Review by Brendan McCall
The Fierce Urgency of Now
Written by Doug DeVita
Directed by Dennis Corsi
Premiered on 29 March, as part of the Fresh Fruit Festival
We are now faced with the fact that tomorrow is today. We are confronted with the fierce urgency of now. In this unfolding conundrum of life and history, there “is” such a thing as being too late. This is no time for apathy or complacency. This is a time for vigorous and positive action.
–Dr. Martin Luther King, 28 August 1963
To name your work with a title referencing Dr. King’s famous speech from the March on Washington is bold, insinuating that this story will be impassioned and fervent. Especially when your play premieres the same day as the historic trial of former Minneapolis police officer Derek Chauvin for the murder of George Floyd in 2020. Doug DeVita´s The Fierce Urgency of Now is not about systemic racism, however. Kicking off a series of radio plays for the Fresh Fruit Festival, the piece is polite instead of political, and its edges never really cut.
The radio play–which began as a stage play, and is apparently being adapted into a screenplay–is described as a “fast-moving caustic comedy” exploring homophobia and ageism in the ad world. Ostensibly, this is true. To be sure, the energy of the dramatic writing aims for comparisons with Oscar Wilde or Noel Coward, where perhaps every other line prickles with barbed wit. But in DeVita´s play, the clever humor evinces a few smiles but oddly, given the subject matter, never erupts into scathing confrontational laughter. The teeth of this play nibbles, when it needs to bite.
Openly gay and perenially snarky Kyle (Matthew Jellison) is angry that he is being pulled off of a number of accounts at his New York advertising agency, and instead partnered with the older Dodo (Laura Crouch). The narrative arc of their relationship is conventional and predictable: you know that this odd couple will inevitably bond and help one another, each learning new things along the way. But while the facts of Kyle´s sexual identity and Dodo´s age arise throughout the play, the bulk of the dramatic action in The Fierce Urgency of Now is focused on completing some project deadlines over the Christmas holiday. What consequences do these two really suffer from this New York ad agency of the mind? What is at stake, if they do not complete their assignments in time over the winter? By the end of the piece, as Dodo joins Kyle on a significant and symbolic flight, we never really know.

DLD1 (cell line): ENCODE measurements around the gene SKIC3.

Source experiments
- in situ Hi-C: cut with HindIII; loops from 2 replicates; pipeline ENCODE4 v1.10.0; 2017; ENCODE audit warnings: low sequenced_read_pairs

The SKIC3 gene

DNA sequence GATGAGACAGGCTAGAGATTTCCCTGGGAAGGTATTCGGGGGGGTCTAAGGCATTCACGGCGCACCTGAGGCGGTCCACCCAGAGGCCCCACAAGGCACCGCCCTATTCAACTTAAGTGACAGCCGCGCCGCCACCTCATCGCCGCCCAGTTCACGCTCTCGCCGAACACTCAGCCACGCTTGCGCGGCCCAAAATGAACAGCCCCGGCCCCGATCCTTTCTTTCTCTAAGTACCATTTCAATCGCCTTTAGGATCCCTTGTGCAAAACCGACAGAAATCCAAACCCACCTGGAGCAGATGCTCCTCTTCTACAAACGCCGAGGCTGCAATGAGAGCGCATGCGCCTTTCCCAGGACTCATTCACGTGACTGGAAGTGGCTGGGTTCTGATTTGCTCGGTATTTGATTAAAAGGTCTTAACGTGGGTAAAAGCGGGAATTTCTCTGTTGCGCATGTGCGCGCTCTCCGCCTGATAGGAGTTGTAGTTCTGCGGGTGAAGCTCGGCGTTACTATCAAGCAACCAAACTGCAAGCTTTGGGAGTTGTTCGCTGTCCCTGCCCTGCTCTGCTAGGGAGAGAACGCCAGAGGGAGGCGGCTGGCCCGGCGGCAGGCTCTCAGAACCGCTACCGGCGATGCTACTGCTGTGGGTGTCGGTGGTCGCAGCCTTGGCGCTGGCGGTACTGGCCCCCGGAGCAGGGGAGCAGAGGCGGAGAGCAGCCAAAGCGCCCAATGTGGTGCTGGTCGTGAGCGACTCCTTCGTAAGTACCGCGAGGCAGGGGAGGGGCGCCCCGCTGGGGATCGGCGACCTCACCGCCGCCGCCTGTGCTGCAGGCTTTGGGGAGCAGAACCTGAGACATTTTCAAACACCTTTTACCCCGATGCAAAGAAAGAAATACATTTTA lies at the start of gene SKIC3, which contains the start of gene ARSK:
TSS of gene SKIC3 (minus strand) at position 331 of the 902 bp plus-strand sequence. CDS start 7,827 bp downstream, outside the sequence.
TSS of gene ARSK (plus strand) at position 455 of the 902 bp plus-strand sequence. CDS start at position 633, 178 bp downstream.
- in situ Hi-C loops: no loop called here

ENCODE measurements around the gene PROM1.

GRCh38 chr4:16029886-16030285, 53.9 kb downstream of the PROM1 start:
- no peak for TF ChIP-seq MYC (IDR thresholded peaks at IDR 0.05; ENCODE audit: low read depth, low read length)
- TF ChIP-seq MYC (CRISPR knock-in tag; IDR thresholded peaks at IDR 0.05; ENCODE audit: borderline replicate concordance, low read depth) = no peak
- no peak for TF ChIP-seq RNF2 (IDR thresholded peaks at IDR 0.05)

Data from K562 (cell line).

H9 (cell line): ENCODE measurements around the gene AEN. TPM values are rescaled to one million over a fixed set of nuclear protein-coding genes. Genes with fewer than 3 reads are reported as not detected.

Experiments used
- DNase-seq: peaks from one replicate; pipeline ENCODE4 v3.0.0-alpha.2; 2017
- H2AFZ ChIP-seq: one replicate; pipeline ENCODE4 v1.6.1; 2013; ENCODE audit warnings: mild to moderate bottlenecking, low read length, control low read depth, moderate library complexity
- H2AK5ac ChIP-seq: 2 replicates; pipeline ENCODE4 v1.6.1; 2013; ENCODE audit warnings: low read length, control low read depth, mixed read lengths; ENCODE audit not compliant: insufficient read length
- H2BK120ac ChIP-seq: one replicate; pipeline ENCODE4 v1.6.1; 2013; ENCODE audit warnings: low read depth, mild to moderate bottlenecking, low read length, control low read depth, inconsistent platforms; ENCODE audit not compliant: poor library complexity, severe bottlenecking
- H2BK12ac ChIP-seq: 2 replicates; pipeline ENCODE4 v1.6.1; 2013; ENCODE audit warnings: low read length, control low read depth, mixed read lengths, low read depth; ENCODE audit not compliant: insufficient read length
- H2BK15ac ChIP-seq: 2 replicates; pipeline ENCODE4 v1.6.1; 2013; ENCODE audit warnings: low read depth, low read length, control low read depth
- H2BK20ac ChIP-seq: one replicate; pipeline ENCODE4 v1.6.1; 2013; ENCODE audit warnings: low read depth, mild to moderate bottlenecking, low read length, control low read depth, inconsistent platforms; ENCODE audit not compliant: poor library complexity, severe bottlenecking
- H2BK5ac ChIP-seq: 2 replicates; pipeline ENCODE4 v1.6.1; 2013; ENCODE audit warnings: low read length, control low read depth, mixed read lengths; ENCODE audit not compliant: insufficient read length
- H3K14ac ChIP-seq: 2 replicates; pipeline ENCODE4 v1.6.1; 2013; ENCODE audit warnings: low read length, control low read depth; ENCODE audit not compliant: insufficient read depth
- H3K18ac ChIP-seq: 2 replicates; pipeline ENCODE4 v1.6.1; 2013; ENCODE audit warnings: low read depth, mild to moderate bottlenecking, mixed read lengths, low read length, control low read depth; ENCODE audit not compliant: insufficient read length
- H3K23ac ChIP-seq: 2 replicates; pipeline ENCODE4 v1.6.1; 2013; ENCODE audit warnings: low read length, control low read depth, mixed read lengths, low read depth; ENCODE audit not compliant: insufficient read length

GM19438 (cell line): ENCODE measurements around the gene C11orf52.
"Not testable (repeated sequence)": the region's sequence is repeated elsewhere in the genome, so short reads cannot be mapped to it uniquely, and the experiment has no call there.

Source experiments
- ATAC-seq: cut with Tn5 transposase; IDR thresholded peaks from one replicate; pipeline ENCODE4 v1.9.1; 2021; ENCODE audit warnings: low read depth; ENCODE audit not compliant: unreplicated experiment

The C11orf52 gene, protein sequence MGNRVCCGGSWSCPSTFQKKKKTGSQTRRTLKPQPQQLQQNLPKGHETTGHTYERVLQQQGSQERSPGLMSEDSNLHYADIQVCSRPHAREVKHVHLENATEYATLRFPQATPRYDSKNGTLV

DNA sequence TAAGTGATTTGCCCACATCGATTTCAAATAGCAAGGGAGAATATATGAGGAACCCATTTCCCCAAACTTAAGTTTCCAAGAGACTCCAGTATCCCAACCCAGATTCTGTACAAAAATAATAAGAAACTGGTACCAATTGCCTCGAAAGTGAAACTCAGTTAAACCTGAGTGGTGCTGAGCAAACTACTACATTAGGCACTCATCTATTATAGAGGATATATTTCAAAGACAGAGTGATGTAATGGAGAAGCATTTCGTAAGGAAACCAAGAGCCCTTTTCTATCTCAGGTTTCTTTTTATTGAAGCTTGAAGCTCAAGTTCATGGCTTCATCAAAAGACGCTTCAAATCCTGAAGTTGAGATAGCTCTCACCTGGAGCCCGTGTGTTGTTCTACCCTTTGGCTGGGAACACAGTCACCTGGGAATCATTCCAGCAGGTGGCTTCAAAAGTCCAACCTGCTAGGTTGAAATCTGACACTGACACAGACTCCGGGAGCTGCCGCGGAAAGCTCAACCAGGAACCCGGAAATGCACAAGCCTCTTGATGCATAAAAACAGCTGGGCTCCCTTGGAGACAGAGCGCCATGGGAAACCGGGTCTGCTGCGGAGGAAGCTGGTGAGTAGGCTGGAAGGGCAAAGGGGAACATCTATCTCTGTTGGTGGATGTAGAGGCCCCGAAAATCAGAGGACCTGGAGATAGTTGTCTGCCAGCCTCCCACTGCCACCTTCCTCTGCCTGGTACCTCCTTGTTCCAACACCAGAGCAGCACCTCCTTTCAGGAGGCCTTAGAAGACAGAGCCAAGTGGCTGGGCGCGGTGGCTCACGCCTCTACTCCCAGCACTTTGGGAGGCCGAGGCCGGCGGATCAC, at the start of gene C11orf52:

Director Dennis Corsi harnesses clear and articulate vocal performances from each of the actors in DeVita´s play, and the use of sound and music during scene transitions helps to keep the hour-long piece moving.
Maybe I´m the wrong audience for this work, but experiencing this radio play as a bisexual male or a long time performance artist was disappointing. The Fierce Urgency of Now plays it safe, both in terms of content as well as form, and feels unintentionally akin to a magazine ad: glossy, hinting at politics and power, but ultimately remaining only on the surface.